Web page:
The wording of the document was vague and spoke of security threats in an almost generic fashion. But Carr was not fooled—nor was anyone else living in the western half of the country. The main targets of the act were the Japanese Americans, some 120,000 of them, who mainly lived in California, Oregon, and Washington. The governor was incredulous.
“Now, that’s wrong!”Carr shouted loudly, though the outburst was more to himself than to the surrounding staff. His anger was like a force of nature, a hurricane of words that could not be stopped, only endured until it was spent. “They’re American citizens!” he seethed. “Why would a man want to put that kind of order out? Why would a man want to put those people in jail?”
Carr was a Republican and Roosevelt was a Democrat, but Carr’s outburst had little to do with partisan politics. To him the Constitution was the cornerstone of American democracy, a document that gave all citizens rights. If you were a law-abiding American citizen, you could not be denied these rights. Race or ethnicity was of little account in these matters. Carr’s principled stand was going to set him apart from most other politicians of the period.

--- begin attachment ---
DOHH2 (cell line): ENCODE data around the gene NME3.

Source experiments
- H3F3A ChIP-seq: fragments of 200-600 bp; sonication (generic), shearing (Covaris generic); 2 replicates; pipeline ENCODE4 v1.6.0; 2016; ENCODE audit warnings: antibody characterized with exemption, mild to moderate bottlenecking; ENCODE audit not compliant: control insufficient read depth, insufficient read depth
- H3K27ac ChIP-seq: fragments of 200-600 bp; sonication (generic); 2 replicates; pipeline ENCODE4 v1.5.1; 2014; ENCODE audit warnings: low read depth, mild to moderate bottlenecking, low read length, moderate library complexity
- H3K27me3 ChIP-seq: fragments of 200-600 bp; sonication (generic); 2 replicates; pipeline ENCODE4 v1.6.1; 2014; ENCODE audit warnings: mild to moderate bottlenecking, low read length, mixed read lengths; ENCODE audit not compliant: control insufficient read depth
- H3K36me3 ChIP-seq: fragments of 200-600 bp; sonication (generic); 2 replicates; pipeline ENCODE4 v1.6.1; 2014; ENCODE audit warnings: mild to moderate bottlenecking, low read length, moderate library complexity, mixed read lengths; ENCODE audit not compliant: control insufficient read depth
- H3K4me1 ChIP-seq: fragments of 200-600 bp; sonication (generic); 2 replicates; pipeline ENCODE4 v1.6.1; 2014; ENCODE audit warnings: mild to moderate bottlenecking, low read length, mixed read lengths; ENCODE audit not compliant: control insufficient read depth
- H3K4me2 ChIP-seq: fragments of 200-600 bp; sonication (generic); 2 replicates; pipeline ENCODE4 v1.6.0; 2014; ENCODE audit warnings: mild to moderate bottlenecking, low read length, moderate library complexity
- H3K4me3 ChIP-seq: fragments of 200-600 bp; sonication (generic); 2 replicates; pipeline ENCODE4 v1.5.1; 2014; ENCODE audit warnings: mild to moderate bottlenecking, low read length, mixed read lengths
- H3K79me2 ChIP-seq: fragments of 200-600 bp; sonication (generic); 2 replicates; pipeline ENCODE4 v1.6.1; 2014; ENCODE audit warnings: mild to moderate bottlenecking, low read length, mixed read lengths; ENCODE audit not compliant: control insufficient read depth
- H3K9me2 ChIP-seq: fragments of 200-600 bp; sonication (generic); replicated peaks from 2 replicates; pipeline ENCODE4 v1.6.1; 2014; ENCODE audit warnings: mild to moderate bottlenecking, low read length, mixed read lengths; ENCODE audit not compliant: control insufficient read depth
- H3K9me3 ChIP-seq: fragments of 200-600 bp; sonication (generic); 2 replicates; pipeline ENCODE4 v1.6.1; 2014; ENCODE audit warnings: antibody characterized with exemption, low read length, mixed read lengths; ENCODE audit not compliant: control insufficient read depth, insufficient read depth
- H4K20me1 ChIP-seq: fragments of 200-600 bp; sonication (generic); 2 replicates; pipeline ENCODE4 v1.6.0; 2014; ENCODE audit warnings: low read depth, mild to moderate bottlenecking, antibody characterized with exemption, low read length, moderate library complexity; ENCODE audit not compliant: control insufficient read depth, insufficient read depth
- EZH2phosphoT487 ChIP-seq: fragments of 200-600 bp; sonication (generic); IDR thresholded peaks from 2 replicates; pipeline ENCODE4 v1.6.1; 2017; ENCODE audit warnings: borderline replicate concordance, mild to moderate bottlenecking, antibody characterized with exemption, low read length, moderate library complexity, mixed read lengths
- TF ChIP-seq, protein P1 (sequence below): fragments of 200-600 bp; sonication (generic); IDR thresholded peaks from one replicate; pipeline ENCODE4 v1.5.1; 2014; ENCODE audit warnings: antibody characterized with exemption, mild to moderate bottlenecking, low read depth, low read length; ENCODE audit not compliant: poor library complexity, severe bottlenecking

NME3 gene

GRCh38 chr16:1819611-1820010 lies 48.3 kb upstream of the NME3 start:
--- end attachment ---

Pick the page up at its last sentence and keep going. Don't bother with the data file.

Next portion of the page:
Estimates vary, but there were between 112,000 and 120,000 Japanese Americans residing in the continental United States. About two-thirds were Nisei, the second generation in America and, since they were born here, full-fledged citizens of this country. The first generation Issei were prohibited from becoming naturalized citizens due to racist laws that were on the books in the first half of the 20th century.